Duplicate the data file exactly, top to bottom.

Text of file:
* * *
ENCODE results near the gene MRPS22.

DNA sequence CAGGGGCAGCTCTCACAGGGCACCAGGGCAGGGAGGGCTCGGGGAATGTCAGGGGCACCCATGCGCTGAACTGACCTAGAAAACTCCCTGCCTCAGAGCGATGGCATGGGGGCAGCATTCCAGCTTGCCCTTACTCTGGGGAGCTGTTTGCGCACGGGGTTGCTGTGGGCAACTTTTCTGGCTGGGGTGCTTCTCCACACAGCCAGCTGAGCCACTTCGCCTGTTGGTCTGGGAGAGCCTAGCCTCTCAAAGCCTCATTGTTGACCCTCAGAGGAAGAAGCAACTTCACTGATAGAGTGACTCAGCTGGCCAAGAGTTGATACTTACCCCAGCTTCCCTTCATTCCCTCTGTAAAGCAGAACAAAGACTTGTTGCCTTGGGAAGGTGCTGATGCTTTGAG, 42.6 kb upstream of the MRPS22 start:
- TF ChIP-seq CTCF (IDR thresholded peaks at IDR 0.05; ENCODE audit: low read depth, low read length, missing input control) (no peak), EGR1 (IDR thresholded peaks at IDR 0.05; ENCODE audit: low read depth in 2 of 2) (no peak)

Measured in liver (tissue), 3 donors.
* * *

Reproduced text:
ENCODE results near the gene MRPS22.

DNA sequence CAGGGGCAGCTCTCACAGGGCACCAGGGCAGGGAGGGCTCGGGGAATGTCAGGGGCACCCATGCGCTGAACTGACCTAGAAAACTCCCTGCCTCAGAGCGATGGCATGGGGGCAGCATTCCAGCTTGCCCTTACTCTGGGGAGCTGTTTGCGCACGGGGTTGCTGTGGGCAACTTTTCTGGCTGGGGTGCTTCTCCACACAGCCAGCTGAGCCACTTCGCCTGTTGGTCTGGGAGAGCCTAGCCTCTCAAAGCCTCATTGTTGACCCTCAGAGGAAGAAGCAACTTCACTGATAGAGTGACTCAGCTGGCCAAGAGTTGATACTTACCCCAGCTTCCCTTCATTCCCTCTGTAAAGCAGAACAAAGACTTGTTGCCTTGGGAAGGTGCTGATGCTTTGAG, 42.6 kb upstream of the MRPS22 start:
- TF ChIP-seq CTCF (IDR thresholded peaks at IDR 0.05; ENCODE audit: low read depth, low read length, missing input control) (no peak), EGR1 (IDR thresholded peaks at IDR 0.05; ENCODE audit: low read depth in 2 of 2) (no peak)

Measured in liver (tissue), 3 donors.